92nd American Meteorological Society Annual Meeting (January 22-26, 2012)

Wednesday, 25 January 2012
The Development of AMSU-B/MHS Fundamental Cdr's
Hall E (New Orleans Convention Center )
Chabitha Devaraj, NOAA/CICS, College Park, MD; and H. Meng, R. R. Ferraro, W. Yang, and I. Moradi

Current passive microwave sounders, such as the Advanced Microwave Sounding Unit-B (AMSU-B) and Microwave Humidity Sounder (MHS) on-board the NOAA POES satellites and EUMETSAT MetOp-A, have been designed for operational weather prediction. Their measurements are not calibrated with sufficient stability for climate applications and derived hydrological products such as precipitation and snow cover. A properly calibrated Fundamental Climate Data Record (FCDR) needs to be developed to enable the utilization of these data for Thematic CDR (TCDR) and to extend their application to the JPSS era (e.g., POES/AMSU to NPP/ATMS to JPSS/ATMS).

With the support of the NOAA CDR Project, effort is underway at NOAA/NESDIS and its Cooperative Institute for Climate and Satellites (CICS) to develop more than 10 years of FCDR from AMSU-B/MHS window channels. This includes channels 16 and 17, i.e. 89 and 150/157 GHz. Presently, six POES satellites carry AMSU-B/MHS radiometer: NOAA-15 to -19, and MetOp-A. This project aims at developing a set of consistent and inter-calibrated AMSU-B/MHS radiance CDR from this set of sensors. AMSU-B/MHS window channel measurements are potentially subject to the impact of several biases such as cross polarization, geolocation error, RFI and antenna pattern etc. These error sources contribute to either scan dependent biases or systematic biases which cause inconsistency among different satellite data. The current focus is on characterizing the scan asymmetry for each of the six AMSU-B/MHS sensors using Community Radiative Transfer Model (CRTM), ECMWF ERA-interim data, and AVHRR-based PATMOS-x data. This is initially carried out over ocean under clear sky conditions. The planned inter-satellite calibration approaches include Simultaneous Nadir Overpass (SNO), Double Difference Technique (DDT) utilizing radiative transfer model such as Community Radiative Transfer Model (CRTM), and/or vicarious calibration.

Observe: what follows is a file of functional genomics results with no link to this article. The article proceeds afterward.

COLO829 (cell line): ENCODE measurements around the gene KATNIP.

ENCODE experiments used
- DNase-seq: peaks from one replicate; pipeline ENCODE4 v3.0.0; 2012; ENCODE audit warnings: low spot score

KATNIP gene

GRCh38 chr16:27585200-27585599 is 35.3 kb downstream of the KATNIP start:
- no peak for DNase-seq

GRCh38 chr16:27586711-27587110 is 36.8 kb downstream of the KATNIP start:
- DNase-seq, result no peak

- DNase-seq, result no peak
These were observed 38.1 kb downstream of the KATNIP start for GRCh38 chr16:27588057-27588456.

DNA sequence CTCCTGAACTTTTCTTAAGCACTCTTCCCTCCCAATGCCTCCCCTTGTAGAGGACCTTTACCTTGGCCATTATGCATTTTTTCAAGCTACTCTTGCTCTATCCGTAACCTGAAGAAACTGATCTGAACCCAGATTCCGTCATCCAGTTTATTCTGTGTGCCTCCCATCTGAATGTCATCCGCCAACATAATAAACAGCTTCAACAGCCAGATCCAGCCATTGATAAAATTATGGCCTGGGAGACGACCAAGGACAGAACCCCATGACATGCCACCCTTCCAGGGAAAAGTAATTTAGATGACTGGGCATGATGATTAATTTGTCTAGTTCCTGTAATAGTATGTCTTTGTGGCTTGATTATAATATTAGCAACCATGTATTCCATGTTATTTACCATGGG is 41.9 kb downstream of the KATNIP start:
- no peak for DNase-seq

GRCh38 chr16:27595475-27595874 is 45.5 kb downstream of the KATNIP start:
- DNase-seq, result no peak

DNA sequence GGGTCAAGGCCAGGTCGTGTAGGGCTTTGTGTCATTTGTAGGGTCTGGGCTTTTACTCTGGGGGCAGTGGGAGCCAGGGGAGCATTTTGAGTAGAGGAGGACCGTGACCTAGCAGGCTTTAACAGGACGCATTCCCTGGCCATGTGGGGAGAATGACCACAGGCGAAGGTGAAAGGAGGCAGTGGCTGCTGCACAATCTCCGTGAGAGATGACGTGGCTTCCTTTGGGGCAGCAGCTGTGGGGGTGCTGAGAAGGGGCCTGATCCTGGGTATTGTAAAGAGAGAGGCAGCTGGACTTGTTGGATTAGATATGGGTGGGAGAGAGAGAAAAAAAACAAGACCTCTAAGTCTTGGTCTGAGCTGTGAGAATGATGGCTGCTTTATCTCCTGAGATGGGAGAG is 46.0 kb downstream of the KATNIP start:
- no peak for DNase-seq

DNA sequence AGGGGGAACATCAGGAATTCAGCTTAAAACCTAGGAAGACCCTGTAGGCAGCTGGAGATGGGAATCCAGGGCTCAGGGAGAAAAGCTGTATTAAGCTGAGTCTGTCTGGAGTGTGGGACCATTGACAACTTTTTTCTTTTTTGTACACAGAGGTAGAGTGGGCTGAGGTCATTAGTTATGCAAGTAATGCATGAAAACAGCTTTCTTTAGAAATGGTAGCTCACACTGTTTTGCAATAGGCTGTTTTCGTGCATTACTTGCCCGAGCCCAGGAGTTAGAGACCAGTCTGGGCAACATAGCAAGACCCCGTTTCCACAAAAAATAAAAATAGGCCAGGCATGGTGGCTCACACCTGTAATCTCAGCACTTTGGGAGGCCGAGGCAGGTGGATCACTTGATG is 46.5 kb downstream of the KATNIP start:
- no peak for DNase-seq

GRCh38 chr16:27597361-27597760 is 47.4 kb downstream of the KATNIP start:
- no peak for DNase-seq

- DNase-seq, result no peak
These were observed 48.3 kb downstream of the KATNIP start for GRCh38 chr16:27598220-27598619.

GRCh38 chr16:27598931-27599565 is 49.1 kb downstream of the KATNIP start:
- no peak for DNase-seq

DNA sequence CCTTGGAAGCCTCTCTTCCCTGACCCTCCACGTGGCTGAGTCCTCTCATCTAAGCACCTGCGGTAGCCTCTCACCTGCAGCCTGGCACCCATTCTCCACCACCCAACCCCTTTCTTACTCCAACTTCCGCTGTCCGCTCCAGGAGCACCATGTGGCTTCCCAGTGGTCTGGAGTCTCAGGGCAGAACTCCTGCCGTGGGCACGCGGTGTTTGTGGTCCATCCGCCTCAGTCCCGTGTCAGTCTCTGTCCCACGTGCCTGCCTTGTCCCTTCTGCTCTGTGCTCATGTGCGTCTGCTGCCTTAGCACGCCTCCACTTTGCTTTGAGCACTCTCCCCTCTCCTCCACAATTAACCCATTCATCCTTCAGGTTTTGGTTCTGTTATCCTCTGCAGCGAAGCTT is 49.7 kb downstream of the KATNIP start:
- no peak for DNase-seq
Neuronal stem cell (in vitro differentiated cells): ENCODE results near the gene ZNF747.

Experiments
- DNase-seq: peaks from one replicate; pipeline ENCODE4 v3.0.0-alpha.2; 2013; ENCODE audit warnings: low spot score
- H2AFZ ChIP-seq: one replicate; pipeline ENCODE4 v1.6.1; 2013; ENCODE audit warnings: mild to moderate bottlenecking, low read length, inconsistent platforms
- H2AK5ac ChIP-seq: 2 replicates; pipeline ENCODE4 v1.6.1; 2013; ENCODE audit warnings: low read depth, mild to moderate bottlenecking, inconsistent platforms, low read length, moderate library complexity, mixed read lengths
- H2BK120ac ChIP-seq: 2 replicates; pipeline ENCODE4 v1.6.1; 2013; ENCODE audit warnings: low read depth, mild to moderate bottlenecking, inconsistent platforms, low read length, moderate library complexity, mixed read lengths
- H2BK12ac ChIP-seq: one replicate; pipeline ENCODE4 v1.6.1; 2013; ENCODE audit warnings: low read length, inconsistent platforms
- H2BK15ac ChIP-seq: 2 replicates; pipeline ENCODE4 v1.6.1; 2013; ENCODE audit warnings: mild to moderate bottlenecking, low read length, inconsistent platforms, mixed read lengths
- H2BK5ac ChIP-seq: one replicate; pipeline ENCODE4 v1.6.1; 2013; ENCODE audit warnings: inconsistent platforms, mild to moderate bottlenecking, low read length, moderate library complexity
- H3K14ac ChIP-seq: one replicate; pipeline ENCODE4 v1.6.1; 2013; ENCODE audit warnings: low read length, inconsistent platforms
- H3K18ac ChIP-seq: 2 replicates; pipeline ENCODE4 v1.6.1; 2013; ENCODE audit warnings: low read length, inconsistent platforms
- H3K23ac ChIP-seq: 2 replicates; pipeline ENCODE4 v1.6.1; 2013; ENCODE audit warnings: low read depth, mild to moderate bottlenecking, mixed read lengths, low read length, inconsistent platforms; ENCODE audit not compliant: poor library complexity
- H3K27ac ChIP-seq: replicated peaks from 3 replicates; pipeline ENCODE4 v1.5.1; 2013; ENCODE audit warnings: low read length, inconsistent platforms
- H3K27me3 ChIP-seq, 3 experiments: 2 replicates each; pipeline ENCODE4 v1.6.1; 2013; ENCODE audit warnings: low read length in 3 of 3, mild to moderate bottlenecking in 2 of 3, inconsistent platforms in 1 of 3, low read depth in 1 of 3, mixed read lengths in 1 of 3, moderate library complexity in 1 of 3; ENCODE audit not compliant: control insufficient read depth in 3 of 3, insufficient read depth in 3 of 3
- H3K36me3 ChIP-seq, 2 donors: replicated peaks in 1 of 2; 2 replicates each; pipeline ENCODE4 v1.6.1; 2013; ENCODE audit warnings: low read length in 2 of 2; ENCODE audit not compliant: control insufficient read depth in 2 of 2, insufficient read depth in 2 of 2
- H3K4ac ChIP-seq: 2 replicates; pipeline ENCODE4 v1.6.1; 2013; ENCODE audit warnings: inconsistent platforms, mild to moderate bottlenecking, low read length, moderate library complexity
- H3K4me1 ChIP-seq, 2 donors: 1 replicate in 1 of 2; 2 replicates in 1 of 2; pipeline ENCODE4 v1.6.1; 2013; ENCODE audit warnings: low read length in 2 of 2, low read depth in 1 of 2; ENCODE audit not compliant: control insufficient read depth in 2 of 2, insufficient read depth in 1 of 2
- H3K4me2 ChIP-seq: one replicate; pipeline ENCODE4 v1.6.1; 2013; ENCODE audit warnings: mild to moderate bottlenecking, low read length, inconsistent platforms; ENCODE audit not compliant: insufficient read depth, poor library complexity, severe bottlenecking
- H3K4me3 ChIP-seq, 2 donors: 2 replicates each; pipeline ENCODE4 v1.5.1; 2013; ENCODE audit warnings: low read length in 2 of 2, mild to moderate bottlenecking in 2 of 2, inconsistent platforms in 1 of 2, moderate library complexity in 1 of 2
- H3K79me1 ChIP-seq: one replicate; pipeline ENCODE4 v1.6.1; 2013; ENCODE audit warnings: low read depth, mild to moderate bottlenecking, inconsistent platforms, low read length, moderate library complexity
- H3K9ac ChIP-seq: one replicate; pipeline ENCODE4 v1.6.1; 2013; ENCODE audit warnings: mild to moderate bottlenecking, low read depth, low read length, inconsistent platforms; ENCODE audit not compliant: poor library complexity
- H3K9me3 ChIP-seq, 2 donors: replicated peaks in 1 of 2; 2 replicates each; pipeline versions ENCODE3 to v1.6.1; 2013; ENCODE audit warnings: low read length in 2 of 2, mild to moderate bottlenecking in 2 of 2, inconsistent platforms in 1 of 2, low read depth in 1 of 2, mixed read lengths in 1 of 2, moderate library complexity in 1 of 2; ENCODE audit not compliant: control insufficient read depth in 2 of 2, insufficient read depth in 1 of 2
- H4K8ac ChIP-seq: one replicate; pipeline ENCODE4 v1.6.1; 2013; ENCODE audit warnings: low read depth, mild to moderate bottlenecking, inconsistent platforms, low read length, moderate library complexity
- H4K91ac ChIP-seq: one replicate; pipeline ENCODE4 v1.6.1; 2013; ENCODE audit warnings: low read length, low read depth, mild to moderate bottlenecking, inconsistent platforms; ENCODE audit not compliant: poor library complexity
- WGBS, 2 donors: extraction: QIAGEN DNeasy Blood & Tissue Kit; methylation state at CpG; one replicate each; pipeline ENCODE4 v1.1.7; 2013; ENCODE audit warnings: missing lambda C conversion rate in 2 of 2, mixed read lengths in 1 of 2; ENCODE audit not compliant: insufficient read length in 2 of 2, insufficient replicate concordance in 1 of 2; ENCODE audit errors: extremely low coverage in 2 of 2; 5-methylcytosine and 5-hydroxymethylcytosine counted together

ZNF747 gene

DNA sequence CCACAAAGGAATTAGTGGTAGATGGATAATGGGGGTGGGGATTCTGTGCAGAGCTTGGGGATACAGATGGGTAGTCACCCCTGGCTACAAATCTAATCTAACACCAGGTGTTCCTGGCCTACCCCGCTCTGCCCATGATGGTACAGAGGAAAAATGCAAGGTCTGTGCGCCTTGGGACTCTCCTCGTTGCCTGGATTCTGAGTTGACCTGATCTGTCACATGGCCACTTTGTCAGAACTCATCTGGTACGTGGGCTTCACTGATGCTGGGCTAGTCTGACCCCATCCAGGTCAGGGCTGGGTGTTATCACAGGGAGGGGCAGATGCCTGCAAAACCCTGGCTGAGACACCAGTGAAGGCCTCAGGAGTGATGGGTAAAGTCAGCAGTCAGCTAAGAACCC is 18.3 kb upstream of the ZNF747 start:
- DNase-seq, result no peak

The complete project also includes the creation of FCDR from AMSU-A window channels and AMSU-B/MHS water vapor channels. These tasks are being carried out concurrently with this effort as this three-year project progresses.

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